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*Althea Gibson was born on this date in 1927. She was a Black tennis and golfer.
From Silver, South Carolina, the family moved to Harlem in New York City when she was three. Growing up there, Gibson disliked going to school so much that she often skipped classes. What Gibson liked to do was play sports; at first, basketball was her favorite, then paddle tennis. Then a friendly musician gave her a tennis racket, and she immediately took to the game. She quit high school, not because of tennis but because she couldn't stand classes and began competing in girls tournaments under the auspices of the American Tennis Association, which was almost all Black.
In 1946, she attracted the attention of two tennis-playing doctors, Hubert Eaton of North Carolina and Robert W. Johnson of Virginia, who were active in the Black tennis community. Soon-to-be welterweight champion Sugar Ray Robinson and his wife, who had befriended Gibson, advised her to go south. She did. Each doctor took her into his family, Eaton during the school year, Johnson in the summer. Not only did they provide tennis instruction, but they also straightened her out academically.
She went back to high school for her last three years and graduated in 1949 in Wilmington, North Carolina. As the two-time winner of the national Black women's tennis championship, Gibson thought she had a good case for being admitted to the 1950 U. S. Nationals.
But it appeared as if she were going to be shut out again until Alice Marble, a four-time winner of the event, advanced her cause in the July 1950 issue of "American Lawn Tennis" magazine. "If Althea Gibson represents a challenge to the present crop of players, then it's only fair that they meet this challenge on the courts," Marble wrote.
In her celebrated debut at the 1950 U. S. Nationals, Gibson beat Barbara Knapp in straight sets. Her second-round match on the grass of Forest Hills was against Louise Brough, who had won the previous three Wimbledon’s. After being beaten 6-1 in the first set, Gibson recovered to win the second set 6-3 and led 7-6 in the third when a thunderstorm struck, halting the match. When it resumed the next day, Gibson dropped three straight games to lose the match.
It took Gibson a while to adjust to the stronger competition. She also remained unwelcome at some clubs where tournaments were held. She was ranked number 9 among American women in 1952, but it wasn't until four years later that Gibson displayed the game of a player ready to move into the first echelon. She won her first major in 1956, the French championships on the clay courts in Paris, the first Black person to do so. The next year, she made more history by winning Wimbledon and the U. S. Nationals, the first Black to win either. Even while winning tournaments she was denied rooms at hotels. One refused to book reservations for a luncheon in her honor. She said she didn't care. "I tried to feel responsibilities to Negroes, but that was a burden on my shoulders," she said in 1957. Including six doubles titles, she won a total of 11 Grand Slam events on her way to the International Tennis Hall of Fame and the International Women's Sports Hall of Fame.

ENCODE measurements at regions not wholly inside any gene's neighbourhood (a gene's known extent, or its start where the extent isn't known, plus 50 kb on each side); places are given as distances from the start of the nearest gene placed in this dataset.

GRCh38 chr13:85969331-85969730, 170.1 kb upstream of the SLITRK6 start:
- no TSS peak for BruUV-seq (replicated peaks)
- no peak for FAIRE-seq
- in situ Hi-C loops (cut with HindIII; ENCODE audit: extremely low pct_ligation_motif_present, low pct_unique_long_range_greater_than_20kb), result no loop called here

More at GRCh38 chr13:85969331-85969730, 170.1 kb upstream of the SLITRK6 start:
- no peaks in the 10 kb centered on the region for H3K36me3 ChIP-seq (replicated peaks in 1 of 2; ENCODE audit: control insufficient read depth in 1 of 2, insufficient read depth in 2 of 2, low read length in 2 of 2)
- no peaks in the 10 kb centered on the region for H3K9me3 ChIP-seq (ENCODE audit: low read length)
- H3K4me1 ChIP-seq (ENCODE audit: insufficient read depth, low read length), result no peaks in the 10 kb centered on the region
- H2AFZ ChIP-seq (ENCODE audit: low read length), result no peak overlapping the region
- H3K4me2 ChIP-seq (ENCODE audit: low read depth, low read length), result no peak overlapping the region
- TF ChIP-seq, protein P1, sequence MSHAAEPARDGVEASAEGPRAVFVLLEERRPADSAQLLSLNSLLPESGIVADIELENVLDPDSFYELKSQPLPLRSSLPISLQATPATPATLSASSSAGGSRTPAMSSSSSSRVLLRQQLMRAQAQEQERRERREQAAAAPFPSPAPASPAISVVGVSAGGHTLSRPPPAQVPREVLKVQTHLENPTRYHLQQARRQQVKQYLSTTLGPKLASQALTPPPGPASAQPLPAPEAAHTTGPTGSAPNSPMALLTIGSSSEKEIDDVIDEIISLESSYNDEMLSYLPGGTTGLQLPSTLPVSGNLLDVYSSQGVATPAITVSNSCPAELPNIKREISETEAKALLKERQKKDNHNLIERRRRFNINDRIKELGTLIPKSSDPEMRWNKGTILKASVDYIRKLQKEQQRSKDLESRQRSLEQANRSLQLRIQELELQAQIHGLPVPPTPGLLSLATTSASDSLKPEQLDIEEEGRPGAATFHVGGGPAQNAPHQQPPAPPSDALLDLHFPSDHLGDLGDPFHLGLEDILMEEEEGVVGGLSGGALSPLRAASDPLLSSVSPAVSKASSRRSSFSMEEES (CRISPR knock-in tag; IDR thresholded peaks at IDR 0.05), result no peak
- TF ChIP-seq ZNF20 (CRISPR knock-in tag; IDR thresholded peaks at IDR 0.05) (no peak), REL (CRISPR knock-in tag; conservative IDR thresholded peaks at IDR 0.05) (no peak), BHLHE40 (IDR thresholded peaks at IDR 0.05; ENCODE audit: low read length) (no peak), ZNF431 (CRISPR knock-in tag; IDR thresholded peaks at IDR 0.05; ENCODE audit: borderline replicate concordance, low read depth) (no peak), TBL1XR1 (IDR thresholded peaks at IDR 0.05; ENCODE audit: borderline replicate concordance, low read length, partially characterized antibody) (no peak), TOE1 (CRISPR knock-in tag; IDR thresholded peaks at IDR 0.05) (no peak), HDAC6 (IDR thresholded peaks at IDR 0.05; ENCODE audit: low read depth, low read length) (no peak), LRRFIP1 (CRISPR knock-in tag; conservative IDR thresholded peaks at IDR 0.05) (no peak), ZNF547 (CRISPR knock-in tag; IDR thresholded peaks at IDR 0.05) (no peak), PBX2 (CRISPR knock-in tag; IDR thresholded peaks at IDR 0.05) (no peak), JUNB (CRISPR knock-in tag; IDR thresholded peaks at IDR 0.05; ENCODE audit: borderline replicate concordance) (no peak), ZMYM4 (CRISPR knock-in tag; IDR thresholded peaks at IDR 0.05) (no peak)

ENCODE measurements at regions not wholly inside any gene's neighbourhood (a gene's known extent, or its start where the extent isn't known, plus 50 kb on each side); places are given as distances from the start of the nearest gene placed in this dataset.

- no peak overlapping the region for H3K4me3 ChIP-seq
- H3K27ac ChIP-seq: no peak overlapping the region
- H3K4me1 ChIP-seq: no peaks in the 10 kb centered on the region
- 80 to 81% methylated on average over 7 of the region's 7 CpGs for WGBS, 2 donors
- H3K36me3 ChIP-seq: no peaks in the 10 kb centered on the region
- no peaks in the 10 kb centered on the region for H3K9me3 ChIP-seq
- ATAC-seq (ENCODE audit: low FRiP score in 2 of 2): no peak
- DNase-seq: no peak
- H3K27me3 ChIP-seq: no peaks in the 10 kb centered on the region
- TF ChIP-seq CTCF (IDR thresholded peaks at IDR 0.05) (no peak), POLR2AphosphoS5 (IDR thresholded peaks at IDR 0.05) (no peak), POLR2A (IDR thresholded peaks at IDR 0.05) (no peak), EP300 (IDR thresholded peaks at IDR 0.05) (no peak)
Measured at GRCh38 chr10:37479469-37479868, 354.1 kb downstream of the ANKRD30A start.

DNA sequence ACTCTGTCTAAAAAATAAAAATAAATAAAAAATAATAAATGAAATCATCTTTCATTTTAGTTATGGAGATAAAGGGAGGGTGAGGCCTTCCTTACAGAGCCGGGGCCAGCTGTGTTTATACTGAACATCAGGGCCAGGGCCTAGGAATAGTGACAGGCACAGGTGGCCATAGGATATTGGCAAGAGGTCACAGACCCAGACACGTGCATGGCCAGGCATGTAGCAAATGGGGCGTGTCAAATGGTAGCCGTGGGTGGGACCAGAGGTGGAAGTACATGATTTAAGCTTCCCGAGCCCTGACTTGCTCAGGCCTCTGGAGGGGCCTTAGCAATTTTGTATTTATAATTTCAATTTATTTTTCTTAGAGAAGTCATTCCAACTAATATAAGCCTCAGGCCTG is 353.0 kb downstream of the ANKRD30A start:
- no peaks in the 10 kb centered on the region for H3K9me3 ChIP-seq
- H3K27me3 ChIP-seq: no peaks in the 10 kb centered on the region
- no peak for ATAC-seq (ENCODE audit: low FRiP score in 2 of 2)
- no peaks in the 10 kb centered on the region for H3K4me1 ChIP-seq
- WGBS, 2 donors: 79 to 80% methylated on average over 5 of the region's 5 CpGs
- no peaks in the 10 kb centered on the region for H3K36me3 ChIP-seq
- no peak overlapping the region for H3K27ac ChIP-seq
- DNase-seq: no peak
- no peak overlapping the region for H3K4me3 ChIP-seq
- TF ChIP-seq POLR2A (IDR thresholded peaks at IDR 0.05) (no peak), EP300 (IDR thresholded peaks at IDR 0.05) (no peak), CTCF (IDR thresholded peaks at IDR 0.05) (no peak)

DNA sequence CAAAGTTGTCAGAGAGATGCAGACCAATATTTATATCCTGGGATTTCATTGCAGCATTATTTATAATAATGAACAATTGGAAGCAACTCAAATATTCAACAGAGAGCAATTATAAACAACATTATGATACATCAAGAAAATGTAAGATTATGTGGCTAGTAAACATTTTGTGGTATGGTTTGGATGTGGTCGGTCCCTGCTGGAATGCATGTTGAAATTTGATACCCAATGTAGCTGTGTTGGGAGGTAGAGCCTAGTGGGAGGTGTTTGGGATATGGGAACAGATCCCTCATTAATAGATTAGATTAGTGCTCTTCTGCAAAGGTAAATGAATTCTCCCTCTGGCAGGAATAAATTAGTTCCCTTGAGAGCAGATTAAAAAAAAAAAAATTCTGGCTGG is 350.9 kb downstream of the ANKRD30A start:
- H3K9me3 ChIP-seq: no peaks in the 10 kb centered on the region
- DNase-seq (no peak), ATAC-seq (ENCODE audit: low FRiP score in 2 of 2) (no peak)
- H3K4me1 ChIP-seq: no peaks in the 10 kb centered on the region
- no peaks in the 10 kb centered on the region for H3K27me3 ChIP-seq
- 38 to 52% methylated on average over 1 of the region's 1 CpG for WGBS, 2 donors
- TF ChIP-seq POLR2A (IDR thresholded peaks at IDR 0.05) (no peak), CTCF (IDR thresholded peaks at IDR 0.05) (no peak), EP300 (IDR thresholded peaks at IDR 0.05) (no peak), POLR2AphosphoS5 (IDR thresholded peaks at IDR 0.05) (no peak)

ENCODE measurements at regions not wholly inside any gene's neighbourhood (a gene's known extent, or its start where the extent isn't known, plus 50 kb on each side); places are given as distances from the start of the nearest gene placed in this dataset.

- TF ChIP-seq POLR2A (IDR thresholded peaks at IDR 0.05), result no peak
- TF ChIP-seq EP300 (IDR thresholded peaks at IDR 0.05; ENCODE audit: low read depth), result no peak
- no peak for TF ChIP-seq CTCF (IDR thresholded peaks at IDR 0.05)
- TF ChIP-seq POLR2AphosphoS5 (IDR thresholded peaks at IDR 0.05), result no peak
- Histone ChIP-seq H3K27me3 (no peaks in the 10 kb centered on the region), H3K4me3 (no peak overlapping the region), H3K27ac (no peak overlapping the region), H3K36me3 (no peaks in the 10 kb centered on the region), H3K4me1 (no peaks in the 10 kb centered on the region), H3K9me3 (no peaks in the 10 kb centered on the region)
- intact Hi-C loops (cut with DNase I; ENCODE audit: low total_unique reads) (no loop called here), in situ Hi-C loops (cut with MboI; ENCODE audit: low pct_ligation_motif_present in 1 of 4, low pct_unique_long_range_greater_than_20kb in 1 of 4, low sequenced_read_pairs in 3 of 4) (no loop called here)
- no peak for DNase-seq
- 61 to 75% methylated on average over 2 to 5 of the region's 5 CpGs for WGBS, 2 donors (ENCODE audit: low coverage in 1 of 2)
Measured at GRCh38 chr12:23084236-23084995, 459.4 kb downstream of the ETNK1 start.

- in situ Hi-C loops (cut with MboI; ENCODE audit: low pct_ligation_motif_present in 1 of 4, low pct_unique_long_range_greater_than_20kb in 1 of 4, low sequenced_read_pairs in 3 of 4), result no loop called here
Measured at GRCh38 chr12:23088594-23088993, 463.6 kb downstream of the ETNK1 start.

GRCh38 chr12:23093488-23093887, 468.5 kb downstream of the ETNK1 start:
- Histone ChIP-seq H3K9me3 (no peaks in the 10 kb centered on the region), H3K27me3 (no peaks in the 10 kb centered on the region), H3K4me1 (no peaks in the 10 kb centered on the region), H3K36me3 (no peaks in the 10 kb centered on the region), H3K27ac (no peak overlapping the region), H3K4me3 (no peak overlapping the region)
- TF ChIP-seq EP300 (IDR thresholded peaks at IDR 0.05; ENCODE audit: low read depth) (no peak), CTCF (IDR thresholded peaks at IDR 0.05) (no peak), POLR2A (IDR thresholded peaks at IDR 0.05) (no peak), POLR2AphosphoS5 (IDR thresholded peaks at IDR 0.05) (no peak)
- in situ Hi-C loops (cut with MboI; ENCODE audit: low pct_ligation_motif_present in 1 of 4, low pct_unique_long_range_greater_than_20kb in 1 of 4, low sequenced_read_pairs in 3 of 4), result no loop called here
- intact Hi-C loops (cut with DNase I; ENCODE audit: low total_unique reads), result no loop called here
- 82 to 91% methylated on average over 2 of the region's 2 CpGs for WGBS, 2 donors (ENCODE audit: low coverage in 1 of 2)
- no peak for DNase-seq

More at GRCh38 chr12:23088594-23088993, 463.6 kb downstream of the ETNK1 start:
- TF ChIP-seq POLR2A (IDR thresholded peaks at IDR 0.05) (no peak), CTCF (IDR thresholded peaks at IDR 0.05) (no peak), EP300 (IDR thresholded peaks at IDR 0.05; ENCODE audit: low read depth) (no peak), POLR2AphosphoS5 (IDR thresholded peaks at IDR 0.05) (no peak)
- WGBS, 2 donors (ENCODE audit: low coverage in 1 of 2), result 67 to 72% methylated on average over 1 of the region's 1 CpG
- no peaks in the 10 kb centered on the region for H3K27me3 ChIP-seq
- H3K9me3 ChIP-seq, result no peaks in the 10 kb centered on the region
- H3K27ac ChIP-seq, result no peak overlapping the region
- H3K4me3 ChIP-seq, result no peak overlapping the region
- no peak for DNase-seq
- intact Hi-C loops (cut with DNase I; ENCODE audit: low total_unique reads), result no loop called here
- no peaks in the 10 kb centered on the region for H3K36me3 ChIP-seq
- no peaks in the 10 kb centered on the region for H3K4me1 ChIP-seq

Her singles record at the Grand Slams events was an impressive 53-9, 16-1 at Wimbledon, 27-7 at the U. S., 6-0 at the French, and 4-1 at the Australian. One year she earned a reported $100,000 in conjunction with playing a series of matches before Harlem Globetrotter basketball games. There was no professional tennis tour in those days. Gibson turned to the pro golf tour for a few years, but she didn't excel. She tried playing a few events after open tennis started in 1968, but by then she was in her 40s and too old to beat her younger opponents.
She worked as a tennis teaching pro after she stopped competing. Gibson has turned into a recluse in her well-kept garden apartment in East Orange, New Jersey, according to sources she is suffering in silence from a series of strokes and ailments brought on by a disease she is simply said to have described as "terminal." "If it hadn't been for her," says Billie Jean King, winner of 12 Grand Slam singles titles, "it wouldn't have been so easy for Arthur (Ashe) or the ones who followed."
Althea Gibson died on September 29, 2003, of respiratory failure at a hospital in East Orange, N.J.
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